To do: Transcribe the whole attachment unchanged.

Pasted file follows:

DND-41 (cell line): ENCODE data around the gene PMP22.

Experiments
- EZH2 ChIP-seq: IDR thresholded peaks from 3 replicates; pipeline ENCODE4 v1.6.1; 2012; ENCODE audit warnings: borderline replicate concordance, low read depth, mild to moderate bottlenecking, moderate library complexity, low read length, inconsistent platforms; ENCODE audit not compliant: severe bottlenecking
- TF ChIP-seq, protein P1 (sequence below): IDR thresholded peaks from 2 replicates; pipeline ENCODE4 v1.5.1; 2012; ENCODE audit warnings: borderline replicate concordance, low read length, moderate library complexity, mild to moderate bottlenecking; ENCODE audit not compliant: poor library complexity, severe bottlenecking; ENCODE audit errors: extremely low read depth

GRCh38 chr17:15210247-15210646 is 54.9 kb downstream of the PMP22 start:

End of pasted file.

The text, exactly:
DND-41 (cell line): ENCODE data around the gene PMP22.

Experiments
- EZH2 ChIP-seq: IDR thresholded peaks from 3 replicates; pipeline ENCODE4 v1.6.1; 2012; ENCODE audit warnings: borderline replicate concordance, low read depth, mild to moderate bottlenecking, moderate library complexity, low read length, inconsistent platforms; ENCODE audit not compliant: severe bottlenecking
- TF ChIP-seq, protein P1 (sequence below): IDR thresholded peaks from 2 replicates; pipeline ENCODE4 v1.5.1; 2012; ENCODE audit warnings: borderline replicate concordance, low read length, moderate library complexity, mild to moderate bottlenecking; ENCODE audit not compliant: poor library complexity, severe bottlenecking; ENCODE audit errors: extremely low read depth

GRCh38 chr17:15210247-15210646 is 54.9 kb downstream of the PMP22 start: